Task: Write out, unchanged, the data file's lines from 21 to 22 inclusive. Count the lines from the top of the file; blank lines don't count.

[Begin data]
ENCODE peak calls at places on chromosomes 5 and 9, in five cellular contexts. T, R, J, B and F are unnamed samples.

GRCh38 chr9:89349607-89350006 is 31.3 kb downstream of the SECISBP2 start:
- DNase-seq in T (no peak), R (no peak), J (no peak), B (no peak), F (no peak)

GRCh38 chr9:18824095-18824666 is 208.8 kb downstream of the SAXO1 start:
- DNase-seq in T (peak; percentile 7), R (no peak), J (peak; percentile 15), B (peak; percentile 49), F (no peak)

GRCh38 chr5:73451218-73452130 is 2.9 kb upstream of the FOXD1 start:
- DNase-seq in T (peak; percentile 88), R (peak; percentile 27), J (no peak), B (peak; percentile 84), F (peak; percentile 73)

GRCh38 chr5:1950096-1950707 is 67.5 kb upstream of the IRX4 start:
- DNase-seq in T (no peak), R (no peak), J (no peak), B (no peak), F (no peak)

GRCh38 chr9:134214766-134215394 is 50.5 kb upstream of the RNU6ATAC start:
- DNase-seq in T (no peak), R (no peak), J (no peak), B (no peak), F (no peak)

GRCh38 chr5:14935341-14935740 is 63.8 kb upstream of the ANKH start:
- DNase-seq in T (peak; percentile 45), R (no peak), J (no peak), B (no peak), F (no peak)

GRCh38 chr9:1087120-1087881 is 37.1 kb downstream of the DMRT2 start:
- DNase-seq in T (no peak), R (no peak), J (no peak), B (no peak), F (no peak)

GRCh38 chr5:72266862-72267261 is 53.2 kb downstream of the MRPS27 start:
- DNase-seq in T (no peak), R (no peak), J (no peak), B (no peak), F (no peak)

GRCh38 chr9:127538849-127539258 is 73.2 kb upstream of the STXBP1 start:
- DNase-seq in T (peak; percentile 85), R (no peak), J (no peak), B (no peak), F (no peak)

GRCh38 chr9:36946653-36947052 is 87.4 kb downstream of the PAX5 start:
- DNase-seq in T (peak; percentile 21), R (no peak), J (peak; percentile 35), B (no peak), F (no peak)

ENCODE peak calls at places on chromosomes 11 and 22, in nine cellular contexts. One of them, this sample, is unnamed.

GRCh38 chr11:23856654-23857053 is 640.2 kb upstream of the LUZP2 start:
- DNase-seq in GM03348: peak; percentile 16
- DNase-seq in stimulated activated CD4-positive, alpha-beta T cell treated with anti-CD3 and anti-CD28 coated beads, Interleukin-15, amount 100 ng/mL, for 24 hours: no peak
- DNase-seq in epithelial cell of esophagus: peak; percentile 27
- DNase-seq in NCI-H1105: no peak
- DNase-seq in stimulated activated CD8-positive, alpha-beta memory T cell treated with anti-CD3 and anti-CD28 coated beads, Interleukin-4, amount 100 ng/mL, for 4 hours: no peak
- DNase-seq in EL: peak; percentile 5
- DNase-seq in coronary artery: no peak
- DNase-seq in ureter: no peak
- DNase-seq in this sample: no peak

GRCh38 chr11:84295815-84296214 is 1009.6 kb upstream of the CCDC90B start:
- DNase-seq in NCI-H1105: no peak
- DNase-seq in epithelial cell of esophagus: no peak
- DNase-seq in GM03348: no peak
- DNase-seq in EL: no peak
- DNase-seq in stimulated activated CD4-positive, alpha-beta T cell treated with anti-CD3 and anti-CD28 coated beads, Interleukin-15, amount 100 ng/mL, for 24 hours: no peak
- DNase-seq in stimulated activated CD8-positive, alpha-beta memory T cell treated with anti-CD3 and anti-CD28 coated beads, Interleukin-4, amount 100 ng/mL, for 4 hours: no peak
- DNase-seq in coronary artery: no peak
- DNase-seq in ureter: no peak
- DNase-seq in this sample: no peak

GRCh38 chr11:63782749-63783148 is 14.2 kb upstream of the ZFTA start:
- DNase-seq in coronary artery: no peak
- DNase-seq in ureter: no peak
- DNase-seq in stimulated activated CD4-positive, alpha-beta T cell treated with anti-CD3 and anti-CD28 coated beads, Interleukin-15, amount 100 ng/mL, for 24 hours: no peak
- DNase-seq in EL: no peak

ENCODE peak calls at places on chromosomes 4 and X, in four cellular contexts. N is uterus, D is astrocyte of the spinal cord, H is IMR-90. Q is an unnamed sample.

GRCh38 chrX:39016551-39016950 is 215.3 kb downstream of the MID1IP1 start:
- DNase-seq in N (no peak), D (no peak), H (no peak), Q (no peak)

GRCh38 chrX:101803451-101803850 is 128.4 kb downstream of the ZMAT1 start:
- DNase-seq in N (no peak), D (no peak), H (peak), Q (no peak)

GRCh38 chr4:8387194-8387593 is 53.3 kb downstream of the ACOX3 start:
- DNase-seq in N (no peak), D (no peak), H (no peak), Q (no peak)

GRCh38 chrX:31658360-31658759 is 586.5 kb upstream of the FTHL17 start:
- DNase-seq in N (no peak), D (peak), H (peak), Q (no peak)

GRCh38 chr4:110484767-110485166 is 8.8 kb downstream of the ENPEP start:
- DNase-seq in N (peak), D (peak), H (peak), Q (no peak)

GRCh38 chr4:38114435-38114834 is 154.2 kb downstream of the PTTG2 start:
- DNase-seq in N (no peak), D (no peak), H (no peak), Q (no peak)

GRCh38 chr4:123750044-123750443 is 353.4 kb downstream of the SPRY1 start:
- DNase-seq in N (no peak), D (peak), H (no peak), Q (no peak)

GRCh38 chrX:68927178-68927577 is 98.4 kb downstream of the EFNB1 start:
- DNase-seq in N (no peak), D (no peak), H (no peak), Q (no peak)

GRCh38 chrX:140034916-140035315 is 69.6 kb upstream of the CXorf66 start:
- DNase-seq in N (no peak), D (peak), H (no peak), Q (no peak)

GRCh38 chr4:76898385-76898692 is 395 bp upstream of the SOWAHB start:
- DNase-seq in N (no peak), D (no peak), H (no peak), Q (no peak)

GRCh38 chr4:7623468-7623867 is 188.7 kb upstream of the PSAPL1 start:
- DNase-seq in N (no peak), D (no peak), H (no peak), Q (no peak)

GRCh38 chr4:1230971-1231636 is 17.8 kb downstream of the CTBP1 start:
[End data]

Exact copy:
- DNase-seq in T (peak; percentile 21), R (no peak), J (peak; percentile 35), B (no peak), F (no peak)

ENCODE peak calls at places on chromosomes 11 and 22, in nine cellular contexts. One of them, this sample, is unnamed.